The molecular basis of venom resistance in a rattlesnake‐squirrel predator‐prey system
H. Lisle Gibbs, Libia Sanz, Alicia Pérez, Alexander Ochoa, Alyssa T.B. Hassinger, Matthew L. Holding, Juan J. Calvete. 2020. Molecular Ecology. https://doi.org/10.1111/mec.15529
Understanding how interspecific interactions mould the molecular basis of adaptations in coevolving species is a long‐sought goal of evolutionary biology. Venom in predators and venom resistance proteins in prey are coevolving molecular phenotypes, and while venoms are highly complex mixtures it is unclear if prey respond with equally complex resistance traits. Here, we use a novel molecular methodology based on protein affinity columns to capture and identify candidate blood serum resistance proteins (“venom interactive proteins” [VIPs]) in California Ground Squirrels (Otospermophilus beecheyi ) that interact with venom proteins from their main predator, Northern Pacific Rattlesnakes (Crotalus o. oreganus ). This assay showed that serum‐based resistance is both population‐ and species‐specific, with serum proteins from ground squirrels showing higher binding affinities for venom proteins of local snakes compared to allopatric individuals. Venom protein specificity assays identified numerous and diverse candidate prey resistance VIPs but also potential targets of venom in prey tissues. Many specific VIPs bind to multiple snake venom proteins and, conversely, single venom proteins bind multiple VIPs, demonstrating that a portion of the squirrel blood serum “resistome” involves broad‐based inhibition of nonself proteins and suggests that resistance involves a toxin scavenging mechanism. Analyses of rates of evolution of VIP protein homologues in related mammals show that most of these proteins evolve under purifying selection possibly due to molecular constraints that limit the evolutionary responses of prey to rapidly evolving snake venom proteins. Our method represents a general approach to identify specific proteins involved in co‐evolutionary interactions between species at the molecular level.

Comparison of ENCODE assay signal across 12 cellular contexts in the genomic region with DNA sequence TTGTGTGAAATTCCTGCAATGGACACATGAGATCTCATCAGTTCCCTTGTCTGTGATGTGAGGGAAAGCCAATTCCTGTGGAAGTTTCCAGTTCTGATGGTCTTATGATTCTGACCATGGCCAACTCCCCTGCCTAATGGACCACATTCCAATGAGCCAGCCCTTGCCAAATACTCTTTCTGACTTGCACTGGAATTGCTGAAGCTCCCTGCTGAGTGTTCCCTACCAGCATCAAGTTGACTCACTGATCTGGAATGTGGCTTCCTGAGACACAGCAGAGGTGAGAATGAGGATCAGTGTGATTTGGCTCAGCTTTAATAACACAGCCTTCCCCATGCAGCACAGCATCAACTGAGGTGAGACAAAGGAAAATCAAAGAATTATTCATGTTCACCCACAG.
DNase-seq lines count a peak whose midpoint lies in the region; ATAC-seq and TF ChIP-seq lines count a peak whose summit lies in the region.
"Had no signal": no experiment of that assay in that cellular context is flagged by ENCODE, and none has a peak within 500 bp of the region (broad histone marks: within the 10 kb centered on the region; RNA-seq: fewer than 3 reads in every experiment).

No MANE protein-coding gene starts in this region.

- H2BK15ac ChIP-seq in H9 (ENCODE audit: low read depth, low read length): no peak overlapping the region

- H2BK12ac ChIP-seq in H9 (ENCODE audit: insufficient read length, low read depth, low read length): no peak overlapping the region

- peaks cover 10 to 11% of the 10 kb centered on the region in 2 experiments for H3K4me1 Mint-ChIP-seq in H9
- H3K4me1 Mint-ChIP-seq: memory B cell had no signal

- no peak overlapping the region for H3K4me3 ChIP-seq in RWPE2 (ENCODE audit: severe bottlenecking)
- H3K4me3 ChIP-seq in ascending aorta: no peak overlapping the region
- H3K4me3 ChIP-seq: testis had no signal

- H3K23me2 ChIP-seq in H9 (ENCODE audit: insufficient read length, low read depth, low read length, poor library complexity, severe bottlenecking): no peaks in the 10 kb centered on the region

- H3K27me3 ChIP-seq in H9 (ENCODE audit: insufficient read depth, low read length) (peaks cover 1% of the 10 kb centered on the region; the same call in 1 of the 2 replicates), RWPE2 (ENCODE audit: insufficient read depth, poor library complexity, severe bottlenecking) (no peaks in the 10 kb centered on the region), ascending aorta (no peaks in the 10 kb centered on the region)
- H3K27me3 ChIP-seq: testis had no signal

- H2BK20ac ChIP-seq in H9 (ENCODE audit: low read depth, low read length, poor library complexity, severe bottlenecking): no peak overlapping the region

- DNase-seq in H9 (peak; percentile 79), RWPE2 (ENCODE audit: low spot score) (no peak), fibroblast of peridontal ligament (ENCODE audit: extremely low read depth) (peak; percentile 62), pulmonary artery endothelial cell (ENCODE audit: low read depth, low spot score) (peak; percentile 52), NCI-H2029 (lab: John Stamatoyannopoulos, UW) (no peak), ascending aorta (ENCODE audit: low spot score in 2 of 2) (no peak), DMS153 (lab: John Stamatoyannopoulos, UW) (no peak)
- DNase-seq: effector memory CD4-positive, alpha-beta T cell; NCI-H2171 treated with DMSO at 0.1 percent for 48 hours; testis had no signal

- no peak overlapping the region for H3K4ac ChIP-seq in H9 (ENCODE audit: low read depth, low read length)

Climate change influences mycorrhizal fungal–plant interactions, but conclusions are limited by geographical study bias
Alison E. Bennett Aimée T. Classen. 2020. Ecology. https://doi.org/10.1002/ecy.2978